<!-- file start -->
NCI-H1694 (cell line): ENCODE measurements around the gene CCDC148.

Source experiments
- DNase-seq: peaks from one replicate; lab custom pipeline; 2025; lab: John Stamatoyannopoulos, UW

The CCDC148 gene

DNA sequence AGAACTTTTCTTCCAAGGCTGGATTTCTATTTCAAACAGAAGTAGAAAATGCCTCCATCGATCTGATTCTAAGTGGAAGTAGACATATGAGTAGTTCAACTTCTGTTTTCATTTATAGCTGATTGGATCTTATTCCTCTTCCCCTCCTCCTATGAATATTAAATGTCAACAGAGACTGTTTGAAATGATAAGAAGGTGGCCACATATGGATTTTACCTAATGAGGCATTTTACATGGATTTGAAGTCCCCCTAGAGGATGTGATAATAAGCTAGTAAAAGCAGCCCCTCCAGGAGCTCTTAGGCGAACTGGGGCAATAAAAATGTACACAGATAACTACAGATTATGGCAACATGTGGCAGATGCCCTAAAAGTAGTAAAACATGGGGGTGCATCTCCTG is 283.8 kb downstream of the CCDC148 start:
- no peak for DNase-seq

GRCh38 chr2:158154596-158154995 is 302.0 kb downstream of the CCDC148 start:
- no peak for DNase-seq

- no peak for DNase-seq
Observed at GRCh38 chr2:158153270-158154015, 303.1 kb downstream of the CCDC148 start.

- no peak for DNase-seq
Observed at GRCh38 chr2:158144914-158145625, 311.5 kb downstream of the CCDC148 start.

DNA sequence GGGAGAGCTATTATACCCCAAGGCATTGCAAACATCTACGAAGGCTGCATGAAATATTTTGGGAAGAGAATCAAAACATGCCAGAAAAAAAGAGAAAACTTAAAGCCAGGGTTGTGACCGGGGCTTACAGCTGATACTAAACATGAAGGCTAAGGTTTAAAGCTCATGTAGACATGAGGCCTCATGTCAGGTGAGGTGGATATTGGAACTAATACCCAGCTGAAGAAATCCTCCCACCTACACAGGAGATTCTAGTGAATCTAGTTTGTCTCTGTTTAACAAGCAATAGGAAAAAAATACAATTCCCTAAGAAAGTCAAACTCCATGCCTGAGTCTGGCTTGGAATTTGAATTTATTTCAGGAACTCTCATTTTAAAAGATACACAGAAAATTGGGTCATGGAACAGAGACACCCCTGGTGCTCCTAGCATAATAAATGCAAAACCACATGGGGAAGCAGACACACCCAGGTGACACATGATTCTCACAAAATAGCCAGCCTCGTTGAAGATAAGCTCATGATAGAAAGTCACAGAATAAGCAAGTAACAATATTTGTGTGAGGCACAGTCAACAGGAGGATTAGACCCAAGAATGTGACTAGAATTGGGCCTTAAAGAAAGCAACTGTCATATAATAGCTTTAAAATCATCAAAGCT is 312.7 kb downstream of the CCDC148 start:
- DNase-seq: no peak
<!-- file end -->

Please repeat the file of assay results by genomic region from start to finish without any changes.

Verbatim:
NCI-H1694 (cell line): ENCODE measurements around the gene CCDC148.

Source experiments
- DNase-seq: peaks from one replicate; lab custom pipeline; 2025; lab: John Stamatoyannopoulos, UW

The CCDC148 gene

DNA sequence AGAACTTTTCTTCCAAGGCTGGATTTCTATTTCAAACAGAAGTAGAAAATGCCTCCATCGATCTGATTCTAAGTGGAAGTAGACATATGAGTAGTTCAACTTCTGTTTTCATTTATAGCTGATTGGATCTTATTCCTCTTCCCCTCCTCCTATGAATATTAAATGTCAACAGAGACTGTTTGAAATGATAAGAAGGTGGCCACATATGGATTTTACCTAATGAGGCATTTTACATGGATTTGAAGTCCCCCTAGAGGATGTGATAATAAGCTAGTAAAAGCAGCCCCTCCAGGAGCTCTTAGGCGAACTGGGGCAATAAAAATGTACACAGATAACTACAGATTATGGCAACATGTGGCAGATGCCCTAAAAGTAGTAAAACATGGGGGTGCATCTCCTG is 283.8 kb downstream of the CCDC148 start:
- no peak for DNase-seq

GRCh38 chr2:158154596-158154995 is 302.0 kb downstream of the CCDC148 start:
- no peak for DNase-seq

- no peak for DNase-seq
Observed at GRCh38 chr2:158153270-158154015, 303.1 kb downstream of the CCDC148 start.

- no peak for DNase-seq
Observed at GRCh38 chr2:158144914-158145625, 311.5 kb downstream of the CCDC148 start.

DNA sequence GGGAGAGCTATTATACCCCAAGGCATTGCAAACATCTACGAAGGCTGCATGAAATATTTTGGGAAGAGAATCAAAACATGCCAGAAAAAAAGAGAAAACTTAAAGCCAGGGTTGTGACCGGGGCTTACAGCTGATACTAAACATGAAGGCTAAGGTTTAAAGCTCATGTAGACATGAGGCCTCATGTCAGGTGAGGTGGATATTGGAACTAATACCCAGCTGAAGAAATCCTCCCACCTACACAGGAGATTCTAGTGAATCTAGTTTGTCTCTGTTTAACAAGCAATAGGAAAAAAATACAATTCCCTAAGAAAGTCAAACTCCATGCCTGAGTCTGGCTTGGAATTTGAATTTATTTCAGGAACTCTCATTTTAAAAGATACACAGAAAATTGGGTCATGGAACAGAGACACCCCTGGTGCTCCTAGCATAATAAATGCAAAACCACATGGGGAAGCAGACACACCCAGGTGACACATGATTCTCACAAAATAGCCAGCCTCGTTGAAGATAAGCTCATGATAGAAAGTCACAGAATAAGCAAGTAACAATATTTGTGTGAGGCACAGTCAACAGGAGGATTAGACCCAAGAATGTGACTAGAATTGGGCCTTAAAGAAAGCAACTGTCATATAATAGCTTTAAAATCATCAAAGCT is 312.7 kb downstream of the CCDC148 start:
- DNase-seq: no peak